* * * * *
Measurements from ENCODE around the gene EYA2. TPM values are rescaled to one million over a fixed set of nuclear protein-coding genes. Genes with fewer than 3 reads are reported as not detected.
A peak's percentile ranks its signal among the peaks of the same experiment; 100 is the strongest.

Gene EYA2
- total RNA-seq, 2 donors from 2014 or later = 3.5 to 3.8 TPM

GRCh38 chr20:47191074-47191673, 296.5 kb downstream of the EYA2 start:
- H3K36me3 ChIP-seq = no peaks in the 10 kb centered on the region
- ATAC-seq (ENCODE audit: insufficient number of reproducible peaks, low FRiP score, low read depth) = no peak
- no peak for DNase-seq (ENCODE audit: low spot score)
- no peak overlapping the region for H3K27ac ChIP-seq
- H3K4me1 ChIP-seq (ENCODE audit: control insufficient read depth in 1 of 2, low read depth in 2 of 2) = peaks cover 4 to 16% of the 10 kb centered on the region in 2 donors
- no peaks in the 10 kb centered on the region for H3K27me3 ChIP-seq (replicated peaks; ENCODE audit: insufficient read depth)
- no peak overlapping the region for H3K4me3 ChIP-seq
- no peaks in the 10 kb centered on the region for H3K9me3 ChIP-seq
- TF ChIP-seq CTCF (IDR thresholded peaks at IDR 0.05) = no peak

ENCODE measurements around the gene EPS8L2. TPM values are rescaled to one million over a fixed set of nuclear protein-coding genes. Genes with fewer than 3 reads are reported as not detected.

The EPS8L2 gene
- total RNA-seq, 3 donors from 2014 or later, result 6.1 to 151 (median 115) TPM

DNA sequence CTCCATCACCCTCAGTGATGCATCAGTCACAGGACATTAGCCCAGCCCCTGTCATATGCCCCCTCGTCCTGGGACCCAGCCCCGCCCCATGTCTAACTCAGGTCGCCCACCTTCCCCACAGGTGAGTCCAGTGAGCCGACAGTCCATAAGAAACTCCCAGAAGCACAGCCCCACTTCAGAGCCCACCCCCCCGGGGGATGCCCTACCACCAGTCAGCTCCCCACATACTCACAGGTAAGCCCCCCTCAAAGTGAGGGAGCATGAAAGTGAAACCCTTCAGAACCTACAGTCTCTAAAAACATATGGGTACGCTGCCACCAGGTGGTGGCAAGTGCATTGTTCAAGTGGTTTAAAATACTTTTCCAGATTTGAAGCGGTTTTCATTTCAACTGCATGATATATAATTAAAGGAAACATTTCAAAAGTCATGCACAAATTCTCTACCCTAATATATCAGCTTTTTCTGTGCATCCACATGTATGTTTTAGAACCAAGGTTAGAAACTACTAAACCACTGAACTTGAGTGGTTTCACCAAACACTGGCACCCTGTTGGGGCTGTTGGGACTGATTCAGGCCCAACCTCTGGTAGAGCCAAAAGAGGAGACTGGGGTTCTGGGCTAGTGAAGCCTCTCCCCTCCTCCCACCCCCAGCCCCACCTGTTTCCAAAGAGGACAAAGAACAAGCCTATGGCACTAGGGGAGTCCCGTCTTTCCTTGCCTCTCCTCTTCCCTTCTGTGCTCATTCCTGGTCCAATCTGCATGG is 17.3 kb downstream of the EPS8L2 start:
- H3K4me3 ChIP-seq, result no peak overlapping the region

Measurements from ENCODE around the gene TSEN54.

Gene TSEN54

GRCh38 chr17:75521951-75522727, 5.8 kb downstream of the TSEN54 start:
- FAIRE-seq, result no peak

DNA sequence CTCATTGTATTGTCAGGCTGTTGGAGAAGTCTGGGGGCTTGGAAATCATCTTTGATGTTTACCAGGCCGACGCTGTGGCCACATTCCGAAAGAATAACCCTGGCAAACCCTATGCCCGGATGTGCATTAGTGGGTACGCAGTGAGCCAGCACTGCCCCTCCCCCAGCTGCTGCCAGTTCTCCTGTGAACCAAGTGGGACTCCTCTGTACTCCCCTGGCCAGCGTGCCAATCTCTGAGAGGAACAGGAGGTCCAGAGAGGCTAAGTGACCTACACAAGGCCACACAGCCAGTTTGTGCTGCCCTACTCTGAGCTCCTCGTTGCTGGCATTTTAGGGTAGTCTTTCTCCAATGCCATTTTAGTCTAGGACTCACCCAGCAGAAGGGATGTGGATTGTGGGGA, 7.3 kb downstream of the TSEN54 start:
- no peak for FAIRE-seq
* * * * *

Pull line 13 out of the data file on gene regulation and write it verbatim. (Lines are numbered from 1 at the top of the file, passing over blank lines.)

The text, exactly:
- no peaks in the 10 kb centered on the region for H3K9me3 ChIP-seq